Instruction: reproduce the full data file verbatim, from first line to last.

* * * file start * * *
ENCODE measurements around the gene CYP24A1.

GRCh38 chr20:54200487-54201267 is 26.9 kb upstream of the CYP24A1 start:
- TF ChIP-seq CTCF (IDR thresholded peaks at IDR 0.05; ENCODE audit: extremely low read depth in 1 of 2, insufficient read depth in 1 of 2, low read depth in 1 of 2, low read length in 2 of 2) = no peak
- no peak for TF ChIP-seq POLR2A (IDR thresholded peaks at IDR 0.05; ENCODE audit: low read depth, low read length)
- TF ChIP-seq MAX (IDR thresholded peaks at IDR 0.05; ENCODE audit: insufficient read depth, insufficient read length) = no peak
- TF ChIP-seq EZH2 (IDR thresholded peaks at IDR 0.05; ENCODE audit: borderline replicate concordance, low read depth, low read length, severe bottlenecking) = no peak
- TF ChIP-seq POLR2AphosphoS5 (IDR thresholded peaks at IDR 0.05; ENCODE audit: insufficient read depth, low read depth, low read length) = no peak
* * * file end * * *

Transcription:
ENCODE measurements around the gene CYP24A1.

GRCh38 chr20:54200487-54201267 is 26.9 kb upstream of the CYP24A1 start:
- TF ChIP-seq CTCF (IDR thresholded peaks at IDR 0.05; ENCODE audit: extremely low read depth in 1 of 2, insufficient read depth in 1 of 2, low read depth in 1 of 2, low read length in 2 of 2) = no peak
- no peak for TF ChIP-seq POLR2A (IDR thresholded peaks at IDR 0.05; ENCODE audit: low read depth, low read length)
- TF ChIP-seq MAX (IDR thresholded peaks at IDR 0.05; ENCODE audit: insufficient read depth, insufficient read length) = no peak
- TF ChIP-seq EZH2 (IDR thresholded peaks at IDR 0.05; ENCODE audit: borderline replicate concordance, low read depth, low read length, severe bottlenecking) = no peak
- TF ChIP-seq POLR2AphosphoS5 (IDR thresholded peaks at IDR 0.05; ENCODE audit: insufficient read depth, low read depth, low read length) = no peak